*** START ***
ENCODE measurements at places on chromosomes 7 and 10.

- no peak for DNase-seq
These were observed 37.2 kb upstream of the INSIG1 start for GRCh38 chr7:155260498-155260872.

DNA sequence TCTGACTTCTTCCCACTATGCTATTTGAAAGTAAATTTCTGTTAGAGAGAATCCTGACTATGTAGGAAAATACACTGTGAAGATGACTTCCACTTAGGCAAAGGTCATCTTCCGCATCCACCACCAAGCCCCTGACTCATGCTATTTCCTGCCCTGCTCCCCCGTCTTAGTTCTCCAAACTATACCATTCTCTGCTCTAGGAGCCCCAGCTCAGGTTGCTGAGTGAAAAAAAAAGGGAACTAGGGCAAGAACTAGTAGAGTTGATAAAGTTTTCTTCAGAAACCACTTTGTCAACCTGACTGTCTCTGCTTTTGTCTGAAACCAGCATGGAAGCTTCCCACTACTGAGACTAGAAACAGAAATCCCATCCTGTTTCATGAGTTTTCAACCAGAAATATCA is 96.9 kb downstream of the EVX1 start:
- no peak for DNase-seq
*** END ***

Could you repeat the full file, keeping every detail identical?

ENCODE measurements at places on chromosomes 7 and 10.

- no peak for DNase-seq
These were observed 37.2 kb upstream of the INSIG1 start for GRCh38 chr7:155260498-155260872.

DNA sequence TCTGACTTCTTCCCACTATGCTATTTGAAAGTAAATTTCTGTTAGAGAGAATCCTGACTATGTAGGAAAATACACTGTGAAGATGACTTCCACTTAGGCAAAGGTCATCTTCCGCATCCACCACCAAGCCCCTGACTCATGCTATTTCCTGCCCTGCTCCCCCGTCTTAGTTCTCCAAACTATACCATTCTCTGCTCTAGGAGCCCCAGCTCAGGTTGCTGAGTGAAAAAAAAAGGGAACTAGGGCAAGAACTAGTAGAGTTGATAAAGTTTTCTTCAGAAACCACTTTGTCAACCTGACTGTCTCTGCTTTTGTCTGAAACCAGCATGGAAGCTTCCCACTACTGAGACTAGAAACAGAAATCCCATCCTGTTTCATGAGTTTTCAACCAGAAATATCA is 96.9 kb downstream of the EVX1 start:
- no peak for DNase-seq